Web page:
Earthquake insurance is called Dask doğal afet sigorta Kurumu in Turkish, which is insurance that covers natural disasters that have been caused due to earthquakes. This insurance is administered by private companies accredited by the Government. Specific sums of money are paid to these companies annually, and they determine the amount paid by taking into account the age of construction and the size of the apartment. In the event of an earthquake, the payment of 200,000 TL is paid out to the person affected by an earthquake. The amount may be higher if the insured building is completely demolished. So the amount can be more than 200,000 TL, if this is mentioned in the insurance contract. (So always ask or check)
Construction companies are now legally required to build earthquake-resistant buildings in Turkey and are therefore bound by law. It’s also worth noting to look out for the specifications of the building materials used in the construction in which many developers mention in their sales contracts. Check and ask to the extent to which they are resistant to earthquakes.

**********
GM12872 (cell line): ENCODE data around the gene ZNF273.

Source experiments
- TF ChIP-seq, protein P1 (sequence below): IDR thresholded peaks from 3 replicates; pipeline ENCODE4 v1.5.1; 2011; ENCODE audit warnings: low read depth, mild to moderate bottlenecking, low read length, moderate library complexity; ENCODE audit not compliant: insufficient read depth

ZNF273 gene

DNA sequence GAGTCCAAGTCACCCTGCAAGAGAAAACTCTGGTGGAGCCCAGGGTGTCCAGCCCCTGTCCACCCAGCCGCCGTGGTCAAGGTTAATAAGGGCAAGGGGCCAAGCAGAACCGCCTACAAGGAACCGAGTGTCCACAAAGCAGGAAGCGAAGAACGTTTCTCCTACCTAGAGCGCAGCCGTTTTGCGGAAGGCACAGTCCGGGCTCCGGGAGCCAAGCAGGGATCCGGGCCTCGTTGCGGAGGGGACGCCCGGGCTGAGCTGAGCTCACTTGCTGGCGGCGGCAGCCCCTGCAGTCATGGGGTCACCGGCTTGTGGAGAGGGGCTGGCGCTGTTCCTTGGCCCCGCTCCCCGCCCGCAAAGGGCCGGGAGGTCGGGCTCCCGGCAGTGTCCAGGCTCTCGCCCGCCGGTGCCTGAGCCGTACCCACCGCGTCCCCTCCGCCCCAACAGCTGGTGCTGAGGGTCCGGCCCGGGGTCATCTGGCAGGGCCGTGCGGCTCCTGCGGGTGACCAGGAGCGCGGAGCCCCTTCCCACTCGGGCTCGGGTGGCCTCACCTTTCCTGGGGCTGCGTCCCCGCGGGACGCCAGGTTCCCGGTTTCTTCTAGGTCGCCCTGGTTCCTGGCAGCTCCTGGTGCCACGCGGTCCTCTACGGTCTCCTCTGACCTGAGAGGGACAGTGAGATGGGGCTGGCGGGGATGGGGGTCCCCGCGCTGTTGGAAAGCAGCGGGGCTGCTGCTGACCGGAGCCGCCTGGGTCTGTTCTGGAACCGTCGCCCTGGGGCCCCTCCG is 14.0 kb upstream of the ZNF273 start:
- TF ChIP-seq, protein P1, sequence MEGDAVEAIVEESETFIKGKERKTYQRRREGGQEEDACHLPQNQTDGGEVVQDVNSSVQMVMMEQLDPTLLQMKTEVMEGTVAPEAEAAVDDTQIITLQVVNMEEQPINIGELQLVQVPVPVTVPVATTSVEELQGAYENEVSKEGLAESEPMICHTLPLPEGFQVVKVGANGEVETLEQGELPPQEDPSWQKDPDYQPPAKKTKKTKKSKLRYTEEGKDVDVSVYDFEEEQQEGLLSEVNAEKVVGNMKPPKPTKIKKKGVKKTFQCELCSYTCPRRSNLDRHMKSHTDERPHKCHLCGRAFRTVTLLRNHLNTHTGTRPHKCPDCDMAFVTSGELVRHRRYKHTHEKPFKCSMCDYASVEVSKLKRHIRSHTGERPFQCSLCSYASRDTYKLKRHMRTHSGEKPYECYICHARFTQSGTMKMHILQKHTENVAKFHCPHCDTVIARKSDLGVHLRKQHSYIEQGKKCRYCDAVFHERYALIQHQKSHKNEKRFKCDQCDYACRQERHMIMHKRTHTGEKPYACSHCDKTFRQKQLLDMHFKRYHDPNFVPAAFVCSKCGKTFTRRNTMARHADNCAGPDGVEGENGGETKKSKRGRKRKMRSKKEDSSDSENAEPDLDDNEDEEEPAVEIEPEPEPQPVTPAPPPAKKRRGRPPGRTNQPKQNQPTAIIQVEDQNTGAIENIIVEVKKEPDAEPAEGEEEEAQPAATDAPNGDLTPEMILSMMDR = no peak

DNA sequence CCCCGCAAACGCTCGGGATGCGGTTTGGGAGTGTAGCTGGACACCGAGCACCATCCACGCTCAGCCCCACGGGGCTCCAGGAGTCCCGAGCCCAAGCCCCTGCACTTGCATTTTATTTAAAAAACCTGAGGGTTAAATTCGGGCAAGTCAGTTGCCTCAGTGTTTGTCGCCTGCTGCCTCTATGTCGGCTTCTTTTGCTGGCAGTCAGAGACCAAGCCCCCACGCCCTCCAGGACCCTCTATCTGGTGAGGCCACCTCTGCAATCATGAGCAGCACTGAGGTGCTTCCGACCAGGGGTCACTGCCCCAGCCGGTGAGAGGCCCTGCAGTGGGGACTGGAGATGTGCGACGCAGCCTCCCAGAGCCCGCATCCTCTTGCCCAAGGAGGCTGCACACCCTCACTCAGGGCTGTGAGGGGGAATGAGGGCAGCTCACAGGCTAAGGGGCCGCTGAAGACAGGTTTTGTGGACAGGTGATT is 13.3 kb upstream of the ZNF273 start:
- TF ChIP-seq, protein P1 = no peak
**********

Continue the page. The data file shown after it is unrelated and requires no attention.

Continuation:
Most of the residential buildings are built to be earthquake-resistant at grade 8 on the Richter scale, huge buildings, vital projects of airports, bridges, and metro stations are built to resist a magnitude 9 earthquake on the Richter scale.
As for investing in a cheaper old building, it is recommended that it be purchased only after viewing its construction status. These details can be found in the municipal registers but only certified agents are now allowed to do this. It’s the only way to find out its resistance to earthquakes and its continued habitability.
Here at Turkey Property Beys, we are always willing to help and provide the necessary guidance to our clients. We also only select the best earthquake-resistant buildings in Turkey to feature on our portfolio.
We hope you enjoyed this article and that it was of benefit to you. If you should have any further questions please ask them in the comments section below. And if you should need any assistance in finding your new home or property investment in Turkey, please feel free to contact us on +90 552 3137 483 or via our website and social media platforms.